Mending the safety net

Our view: Retirement security is the goal

July 14, 2008

This is the summer of their discontent. Approaching retirement age, America's baby boomers are worried about their economic future and have a world of reasons for that fear. Taken together, the housing bust, credit crunch, soaring gas prices, rising unemployment and a slumping dollar portray a bleak economic outlook when significant weaknesses in the social safety net intended to protect older citizens are becoming apparent.

Both presidential candidates are promising to cure a looming shortfall in Social Security funding and take other steps to spark an economic revival. But each proposal has serious shortcomings. Sen. Barack Obama wants to increase Social Security and other taxes for those with higher incomes - a proposal that would eliminate only about half of the Social Security funding gap. His plan to increase federal spending to spur the economy could significantly increase an already deep federal deficit. Sen. John McCain has suggested diverting some Social Security taxes to private retirement accounts and reducing increases in benefits, but he offers no definite plan. His economic stimulus proposal includes holding taxes low and balancing the federal budget by 2012 - an impossible combination, economists say.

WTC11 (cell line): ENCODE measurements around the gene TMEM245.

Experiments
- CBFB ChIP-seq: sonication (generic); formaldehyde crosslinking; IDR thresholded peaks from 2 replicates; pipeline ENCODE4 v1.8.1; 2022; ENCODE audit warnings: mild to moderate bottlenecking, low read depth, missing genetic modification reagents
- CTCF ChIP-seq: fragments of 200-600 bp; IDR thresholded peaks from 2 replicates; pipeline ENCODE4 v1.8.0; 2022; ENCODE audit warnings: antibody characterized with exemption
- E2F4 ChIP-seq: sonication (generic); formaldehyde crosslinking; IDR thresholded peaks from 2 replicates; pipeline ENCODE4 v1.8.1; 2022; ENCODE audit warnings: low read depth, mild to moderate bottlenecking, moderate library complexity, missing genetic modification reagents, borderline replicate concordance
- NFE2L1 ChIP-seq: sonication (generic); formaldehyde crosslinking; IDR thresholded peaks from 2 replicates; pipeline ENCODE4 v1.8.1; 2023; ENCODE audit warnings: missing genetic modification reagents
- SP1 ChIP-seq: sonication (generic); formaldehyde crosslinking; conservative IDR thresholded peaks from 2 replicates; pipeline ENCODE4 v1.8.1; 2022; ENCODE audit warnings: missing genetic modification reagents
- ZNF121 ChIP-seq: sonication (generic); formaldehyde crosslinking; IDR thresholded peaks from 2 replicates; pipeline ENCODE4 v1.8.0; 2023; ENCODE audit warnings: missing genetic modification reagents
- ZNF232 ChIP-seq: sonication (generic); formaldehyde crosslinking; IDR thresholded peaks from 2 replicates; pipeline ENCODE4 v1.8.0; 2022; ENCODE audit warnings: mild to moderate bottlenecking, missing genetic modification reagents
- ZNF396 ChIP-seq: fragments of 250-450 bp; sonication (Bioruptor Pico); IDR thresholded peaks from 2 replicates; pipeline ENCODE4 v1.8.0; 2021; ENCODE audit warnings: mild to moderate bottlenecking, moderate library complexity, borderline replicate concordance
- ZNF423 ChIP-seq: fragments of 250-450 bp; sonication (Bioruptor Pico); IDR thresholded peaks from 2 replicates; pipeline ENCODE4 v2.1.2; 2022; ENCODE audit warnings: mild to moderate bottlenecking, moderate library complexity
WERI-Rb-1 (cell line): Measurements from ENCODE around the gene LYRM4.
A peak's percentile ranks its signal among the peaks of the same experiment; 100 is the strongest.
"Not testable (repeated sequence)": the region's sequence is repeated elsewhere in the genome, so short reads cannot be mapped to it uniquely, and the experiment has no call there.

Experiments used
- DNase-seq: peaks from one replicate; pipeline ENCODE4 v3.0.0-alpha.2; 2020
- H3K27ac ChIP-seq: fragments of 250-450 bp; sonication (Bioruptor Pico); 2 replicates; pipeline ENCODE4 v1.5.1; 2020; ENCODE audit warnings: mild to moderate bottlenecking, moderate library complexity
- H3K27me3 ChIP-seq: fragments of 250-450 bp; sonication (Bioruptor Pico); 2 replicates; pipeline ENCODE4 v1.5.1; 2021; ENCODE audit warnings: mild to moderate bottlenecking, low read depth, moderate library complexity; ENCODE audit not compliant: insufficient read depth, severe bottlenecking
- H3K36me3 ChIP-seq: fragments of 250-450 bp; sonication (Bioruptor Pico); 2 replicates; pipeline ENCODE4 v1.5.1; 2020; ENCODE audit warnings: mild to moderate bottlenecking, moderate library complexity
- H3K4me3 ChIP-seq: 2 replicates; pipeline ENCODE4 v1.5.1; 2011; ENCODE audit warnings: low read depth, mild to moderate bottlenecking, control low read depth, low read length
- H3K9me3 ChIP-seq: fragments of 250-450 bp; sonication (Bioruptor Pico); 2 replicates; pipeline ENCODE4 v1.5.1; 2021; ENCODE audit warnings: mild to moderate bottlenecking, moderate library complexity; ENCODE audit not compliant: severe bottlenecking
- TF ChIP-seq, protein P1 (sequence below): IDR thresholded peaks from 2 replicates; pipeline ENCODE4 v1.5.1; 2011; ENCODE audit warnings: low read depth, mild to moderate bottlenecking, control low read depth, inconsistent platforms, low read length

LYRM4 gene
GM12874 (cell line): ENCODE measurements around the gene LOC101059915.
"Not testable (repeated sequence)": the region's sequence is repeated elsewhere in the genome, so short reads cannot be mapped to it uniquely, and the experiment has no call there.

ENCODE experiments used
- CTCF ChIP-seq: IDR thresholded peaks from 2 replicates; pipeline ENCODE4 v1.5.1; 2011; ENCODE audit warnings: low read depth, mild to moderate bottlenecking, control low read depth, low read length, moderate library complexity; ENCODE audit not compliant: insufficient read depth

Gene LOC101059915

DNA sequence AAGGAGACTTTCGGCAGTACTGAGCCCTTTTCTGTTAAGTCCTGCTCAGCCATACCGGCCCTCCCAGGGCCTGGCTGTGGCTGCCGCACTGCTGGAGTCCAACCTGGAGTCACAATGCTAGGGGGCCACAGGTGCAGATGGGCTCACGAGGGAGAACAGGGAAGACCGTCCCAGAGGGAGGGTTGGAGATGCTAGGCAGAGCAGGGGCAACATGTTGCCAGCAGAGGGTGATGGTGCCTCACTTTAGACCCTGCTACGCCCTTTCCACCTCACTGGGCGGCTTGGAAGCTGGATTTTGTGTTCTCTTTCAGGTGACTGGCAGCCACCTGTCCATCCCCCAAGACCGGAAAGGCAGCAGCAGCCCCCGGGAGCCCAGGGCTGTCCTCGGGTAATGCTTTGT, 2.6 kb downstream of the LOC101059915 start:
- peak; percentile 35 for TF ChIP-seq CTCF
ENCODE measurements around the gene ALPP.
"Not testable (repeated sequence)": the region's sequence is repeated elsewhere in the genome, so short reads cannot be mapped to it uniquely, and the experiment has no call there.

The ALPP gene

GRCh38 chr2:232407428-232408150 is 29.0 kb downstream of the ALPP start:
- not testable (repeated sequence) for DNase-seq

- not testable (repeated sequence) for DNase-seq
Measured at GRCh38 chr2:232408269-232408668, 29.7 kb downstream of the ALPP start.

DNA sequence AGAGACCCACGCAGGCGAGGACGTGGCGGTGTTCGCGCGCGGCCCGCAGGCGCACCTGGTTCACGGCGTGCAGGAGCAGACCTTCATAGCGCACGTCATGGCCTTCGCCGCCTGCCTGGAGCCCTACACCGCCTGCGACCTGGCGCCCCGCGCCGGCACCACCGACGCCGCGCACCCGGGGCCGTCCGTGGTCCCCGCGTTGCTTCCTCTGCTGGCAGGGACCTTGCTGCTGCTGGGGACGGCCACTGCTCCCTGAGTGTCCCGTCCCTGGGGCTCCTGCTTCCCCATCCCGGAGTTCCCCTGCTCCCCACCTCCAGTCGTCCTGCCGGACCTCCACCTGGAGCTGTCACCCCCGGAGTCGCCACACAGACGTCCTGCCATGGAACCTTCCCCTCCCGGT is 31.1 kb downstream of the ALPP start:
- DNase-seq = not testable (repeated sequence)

Broader remedies, new ideas and some significant changes in the lifestyle of ordinary Americans are needed to meet these challenges. But there's no getting past that Americans are living longer: Those age 65 can expect to live into their 80s. Social Security and Medicaid are in trouble. Within the next decade, the cost of providing senior health care through Medicaid is expected to soar by billions of dollars, requiring significant increases in withholding taxes or cuts in coverage for senior citizens. Traditional pensions that provided a dependable guaranteed income are disappearing, as is employer-provided retirement health insurance. Three out of five private-sector workers are now offered only market-based 401(k) retirement savings plans. Participants have watched the value of their savings in those plans drop by 20 percent or more in this year's market slide. At the same time, billions of dollars in home equity, another potential source of retirement income, has disappeared in recent months as home values decline.

The answers to all of this are likely to be painful. Among the possibilities: cuts in health benefits, more years of work for many, some form of universal health care, mandated retirement savings plans and tax increases. Those who would lead the country - in the White House and in Congress - should explain how they intend to mend the social safety net and restore middle-aged Americans' confidence in the future.

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